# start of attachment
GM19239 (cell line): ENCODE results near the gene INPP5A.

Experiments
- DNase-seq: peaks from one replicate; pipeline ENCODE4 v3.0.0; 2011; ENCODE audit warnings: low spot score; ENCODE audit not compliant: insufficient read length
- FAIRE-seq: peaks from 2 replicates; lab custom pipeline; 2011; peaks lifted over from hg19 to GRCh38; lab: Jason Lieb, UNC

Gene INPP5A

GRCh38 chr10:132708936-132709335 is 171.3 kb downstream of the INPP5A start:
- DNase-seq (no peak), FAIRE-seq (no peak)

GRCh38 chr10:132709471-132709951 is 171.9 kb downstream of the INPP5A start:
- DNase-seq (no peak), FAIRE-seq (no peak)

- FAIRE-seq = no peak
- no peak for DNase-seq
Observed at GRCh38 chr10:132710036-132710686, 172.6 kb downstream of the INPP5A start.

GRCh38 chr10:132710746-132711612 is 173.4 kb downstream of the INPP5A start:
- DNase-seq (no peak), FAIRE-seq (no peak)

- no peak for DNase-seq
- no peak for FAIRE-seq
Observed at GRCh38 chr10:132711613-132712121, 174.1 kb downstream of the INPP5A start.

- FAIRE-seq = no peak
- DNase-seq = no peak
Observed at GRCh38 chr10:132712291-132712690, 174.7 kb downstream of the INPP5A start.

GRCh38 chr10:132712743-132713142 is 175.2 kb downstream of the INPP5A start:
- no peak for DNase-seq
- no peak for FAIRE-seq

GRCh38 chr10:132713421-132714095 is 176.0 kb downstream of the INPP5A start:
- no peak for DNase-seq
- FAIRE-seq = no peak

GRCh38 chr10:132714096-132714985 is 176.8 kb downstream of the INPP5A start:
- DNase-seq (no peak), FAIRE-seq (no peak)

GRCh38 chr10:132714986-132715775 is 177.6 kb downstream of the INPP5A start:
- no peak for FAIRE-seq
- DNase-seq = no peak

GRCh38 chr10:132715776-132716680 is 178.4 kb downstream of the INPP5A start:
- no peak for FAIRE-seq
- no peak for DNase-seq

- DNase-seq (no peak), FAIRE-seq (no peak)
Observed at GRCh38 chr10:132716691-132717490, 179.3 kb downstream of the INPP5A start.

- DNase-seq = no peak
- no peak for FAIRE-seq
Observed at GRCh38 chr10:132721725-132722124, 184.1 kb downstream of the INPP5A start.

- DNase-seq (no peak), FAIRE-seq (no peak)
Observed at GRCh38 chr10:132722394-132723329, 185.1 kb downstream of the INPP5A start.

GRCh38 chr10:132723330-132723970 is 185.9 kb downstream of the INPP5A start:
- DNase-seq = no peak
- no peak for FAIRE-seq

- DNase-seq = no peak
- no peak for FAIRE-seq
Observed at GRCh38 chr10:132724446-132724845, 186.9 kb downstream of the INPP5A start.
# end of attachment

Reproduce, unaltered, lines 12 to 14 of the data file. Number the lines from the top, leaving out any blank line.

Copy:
Observed at GRCh38 chr10:132710036-132710686, 172.6 kb downstream of the INPP5A start.

GRCh38 chr10:132710746-132711612 is 173.4 kb downstream of the INPP5A start:
- DNase-seq (no peak), FAIRE-seq (no peak)